The anesthesiologist I had seen an hour or so before was standing at the head of my bed.  He was yelling into the room, “Do I put her out?  Do I put her out?”  No one was answering him.  “Do I put her out?!”

“Just put her out!” someone yelled back.

I looked up at the nurse.  “Can my husband come in here?” I asked desperately.

“I’m sorry, no.”

And I was out.

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The next few hours were less chaotic, but equally emotional.  I woke up to a new room, a new nurse, Branden and my mom, but no baby.  He was fine, being monitored because of the stressful delivery, but it was hours before I got to meet or hold him.

Branden told me later that it was only about 15 minutes between the time they wheeled me out of the room to when they handed him the baby, all cleaned up and swaddled.  A video was taken of our families meeting him and of Branden sharing the name we’d picked for him that morning.

The next day my doctor came in to check on me.  He explained that Ethan’s cord had been wrapped around his body five times – more times than the doctor had ever seen in his ten years of delivering babies!

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We stayed in the hospital almost a week.  My blood pressure needed to be monitored, new medicine figured out, and there was a list of things that needed to be “checked off” before we were discharged.

In the wake of it all, I remember finally getting home and walking through the unexpected events of Ethan’s birth.  Branden said, “Maybe it needed to happen that way, so you would know that no matter what, God is in control.”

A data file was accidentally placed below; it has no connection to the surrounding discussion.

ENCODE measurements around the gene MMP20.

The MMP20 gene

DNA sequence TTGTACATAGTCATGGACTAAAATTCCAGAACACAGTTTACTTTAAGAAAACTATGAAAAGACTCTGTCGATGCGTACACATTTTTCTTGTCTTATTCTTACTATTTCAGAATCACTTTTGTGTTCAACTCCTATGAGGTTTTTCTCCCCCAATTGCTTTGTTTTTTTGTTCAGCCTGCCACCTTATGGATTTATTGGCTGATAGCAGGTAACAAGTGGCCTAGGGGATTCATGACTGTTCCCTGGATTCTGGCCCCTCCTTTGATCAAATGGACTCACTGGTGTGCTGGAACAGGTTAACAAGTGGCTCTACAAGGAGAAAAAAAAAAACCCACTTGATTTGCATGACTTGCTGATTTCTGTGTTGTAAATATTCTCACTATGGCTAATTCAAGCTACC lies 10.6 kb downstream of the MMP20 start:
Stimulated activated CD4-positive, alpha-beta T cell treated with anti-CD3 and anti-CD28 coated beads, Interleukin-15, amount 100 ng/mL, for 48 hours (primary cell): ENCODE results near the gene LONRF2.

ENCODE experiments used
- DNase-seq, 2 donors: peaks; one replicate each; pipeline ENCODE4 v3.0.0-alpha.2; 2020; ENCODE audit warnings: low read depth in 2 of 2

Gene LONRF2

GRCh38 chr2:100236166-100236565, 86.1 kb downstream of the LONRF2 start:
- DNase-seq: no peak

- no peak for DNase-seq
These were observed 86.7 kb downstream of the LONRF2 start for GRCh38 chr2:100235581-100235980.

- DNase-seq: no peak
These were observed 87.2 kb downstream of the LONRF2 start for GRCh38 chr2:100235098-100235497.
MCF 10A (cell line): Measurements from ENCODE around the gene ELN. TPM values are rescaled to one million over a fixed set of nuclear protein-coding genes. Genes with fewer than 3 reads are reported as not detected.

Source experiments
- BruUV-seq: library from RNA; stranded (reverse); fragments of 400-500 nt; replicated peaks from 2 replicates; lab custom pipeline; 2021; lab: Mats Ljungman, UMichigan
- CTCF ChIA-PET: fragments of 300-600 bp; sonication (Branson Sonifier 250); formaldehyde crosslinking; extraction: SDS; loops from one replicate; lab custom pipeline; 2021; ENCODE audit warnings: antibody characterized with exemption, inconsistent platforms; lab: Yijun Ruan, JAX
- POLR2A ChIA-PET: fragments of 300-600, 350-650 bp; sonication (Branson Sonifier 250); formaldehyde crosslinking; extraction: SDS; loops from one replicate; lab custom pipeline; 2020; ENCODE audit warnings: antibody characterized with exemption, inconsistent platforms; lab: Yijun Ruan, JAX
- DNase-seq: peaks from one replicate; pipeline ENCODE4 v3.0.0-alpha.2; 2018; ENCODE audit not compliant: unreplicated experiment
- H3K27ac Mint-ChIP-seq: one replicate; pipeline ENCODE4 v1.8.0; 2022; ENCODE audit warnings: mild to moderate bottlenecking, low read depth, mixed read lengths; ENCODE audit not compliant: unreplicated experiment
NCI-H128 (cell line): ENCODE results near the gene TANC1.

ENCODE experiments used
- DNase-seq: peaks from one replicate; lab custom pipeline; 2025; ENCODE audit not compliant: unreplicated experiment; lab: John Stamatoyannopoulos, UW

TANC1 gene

Later I remember the Lord speaking to me about it, helping me realize that getting sick and having to deliver earlier likely saved both Ethan’s and my life.  If my water had broken at home (as it did with Silas), neither of us would probably have made it.

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God is so good, isn’t He?  Saving us before we even know we need it?

We always have our plans, our ideas, expectations.  But God is quietly working things out the way they need to be.  So often I realize in hindsight how little faith I’ve had.  But there is no condemnation or “I told you so” booming from Heaven.  Only grace, and a love that chooses to keep walking with me.

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When the fog lies low on the path ahead, and I am unsure or even afraid.  When I’m full of doubt or feeling frantic because I have no control (I do like control!) I need to remember, I belong to God – the One that would let nothing keep me from Him!  Whatever His plans might include, they are for my ultimate good, not harm, and for His glory.  I am safe with Him.

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And Ethan :)  He’s seven!  He was spoiled by so many in Texas as we traveled through and then here in Colorado when we got home!

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He’s this amazing combination of cleverness and innocence, still excited at the things he’s learning about the world around him!  He’s funny and quirky and loves music.  He’s embarrassed easily but also loves to make people laugh.  He still likes to snuggle, which makes me happy :)  He’s little and big at the same time.  Maybe I’ll always feel that way, but it’s true today!

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Happy seventh birthday sweet boy!